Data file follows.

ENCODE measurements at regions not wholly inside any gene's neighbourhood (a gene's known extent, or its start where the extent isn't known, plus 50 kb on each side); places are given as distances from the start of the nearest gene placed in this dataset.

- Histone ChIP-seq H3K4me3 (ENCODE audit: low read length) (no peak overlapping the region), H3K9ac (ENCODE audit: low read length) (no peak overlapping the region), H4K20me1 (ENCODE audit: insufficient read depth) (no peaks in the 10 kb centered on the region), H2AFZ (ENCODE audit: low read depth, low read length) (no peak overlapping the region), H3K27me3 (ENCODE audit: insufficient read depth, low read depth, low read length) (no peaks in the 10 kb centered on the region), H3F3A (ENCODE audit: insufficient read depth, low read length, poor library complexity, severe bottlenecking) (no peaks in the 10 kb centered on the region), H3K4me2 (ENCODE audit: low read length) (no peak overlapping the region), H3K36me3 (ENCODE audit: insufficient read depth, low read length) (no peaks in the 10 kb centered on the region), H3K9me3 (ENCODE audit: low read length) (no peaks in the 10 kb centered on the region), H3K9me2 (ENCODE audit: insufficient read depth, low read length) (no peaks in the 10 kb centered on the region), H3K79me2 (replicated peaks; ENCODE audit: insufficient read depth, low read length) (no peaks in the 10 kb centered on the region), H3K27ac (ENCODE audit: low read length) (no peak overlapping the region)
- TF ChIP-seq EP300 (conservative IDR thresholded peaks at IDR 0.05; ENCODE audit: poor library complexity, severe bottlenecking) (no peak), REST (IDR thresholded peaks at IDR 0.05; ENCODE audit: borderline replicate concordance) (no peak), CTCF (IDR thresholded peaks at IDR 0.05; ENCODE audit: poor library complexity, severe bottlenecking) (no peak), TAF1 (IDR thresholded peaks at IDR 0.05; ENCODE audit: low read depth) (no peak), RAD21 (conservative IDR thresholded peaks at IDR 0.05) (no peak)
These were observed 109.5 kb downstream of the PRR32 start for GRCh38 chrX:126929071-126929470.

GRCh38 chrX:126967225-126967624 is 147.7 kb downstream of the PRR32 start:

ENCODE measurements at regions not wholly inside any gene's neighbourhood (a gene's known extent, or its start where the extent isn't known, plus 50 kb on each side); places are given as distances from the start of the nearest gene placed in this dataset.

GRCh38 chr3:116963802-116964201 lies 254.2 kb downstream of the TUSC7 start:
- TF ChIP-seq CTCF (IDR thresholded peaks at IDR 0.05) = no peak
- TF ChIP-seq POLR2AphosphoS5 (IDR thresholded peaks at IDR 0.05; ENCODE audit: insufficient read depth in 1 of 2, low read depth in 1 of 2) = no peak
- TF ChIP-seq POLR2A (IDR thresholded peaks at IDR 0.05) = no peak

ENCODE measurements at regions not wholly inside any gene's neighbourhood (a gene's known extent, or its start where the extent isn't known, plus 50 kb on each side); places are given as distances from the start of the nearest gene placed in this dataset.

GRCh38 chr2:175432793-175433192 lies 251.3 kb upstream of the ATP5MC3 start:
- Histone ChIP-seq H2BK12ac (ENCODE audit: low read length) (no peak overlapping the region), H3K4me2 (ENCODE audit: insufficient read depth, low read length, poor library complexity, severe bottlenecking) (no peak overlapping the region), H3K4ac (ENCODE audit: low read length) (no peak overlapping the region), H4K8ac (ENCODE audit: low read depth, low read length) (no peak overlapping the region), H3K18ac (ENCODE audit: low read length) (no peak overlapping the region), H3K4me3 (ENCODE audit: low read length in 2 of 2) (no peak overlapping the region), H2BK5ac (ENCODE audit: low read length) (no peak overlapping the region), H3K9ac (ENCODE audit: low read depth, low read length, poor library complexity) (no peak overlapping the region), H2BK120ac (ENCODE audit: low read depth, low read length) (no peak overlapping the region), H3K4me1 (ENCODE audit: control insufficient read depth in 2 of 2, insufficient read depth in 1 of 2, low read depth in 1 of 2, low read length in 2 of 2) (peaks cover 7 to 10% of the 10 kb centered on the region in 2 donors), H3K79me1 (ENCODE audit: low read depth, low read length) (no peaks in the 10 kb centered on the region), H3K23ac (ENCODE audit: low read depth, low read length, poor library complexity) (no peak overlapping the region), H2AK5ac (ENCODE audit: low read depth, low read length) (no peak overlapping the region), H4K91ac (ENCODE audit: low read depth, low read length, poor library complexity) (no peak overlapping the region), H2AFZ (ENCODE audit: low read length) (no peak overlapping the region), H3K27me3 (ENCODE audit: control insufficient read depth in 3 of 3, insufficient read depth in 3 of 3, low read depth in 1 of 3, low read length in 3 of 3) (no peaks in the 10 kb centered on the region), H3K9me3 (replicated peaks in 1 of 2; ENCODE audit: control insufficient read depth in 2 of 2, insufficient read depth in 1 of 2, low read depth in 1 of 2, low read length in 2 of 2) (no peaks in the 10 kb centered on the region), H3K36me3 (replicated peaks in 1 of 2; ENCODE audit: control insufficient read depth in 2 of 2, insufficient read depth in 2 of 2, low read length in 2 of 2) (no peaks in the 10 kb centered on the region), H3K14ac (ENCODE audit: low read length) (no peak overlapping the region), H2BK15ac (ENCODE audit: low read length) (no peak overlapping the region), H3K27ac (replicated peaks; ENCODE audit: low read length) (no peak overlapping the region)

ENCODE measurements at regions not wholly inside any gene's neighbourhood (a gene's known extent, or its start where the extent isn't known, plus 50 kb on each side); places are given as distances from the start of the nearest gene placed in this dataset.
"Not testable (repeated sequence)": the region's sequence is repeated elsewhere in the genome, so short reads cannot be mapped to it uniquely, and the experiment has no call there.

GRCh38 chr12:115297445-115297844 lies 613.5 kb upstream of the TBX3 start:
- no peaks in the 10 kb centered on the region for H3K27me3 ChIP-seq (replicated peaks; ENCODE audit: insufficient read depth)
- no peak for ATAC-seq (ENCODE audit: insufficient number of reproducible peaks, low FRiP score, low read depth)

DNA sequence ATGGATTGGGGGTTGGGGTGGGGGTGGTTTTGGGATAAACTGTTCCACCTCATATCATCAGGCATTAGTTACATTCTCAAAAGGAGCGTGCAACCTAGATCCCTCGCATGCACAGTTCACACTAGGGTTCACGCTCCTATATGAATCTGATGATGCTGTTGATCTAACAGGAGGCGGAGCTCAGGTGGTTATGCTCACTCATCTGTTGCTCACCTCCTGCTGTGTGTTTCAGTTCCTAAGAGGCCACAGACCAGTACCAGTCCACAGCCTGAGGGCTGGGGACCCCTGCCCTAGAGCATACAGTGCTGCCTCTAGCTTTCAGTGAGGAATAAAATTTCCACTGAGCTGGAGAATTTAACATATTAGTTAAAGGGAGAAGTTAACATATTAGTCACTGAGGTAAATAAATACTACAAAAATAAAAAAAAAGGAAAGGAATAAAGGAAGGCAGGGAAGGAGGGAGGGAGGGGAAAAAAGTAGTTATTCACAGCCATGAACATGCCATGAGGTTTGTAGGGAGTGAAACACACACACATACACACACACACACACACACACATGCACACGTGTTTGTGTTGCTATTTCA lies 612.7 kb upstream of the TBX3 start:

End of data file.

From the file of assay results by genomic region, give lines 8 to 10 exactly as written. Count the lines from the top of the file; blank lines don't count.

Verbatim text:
- TF ChIP-seq CTCF (IDR thresholded peaks at IDR 0.05) = no peak
- TF ChIP-seq POLR2AphosphoS5 (IDR thresholded peaks at IDR 0.05; ENCODE audit: insufficient read depth in 1 of 2, low read depth in 1 of 2) = no peak
- TF ChIP-seq POLR2A (IDR thresholded peaks at IDR 0.05) = no peak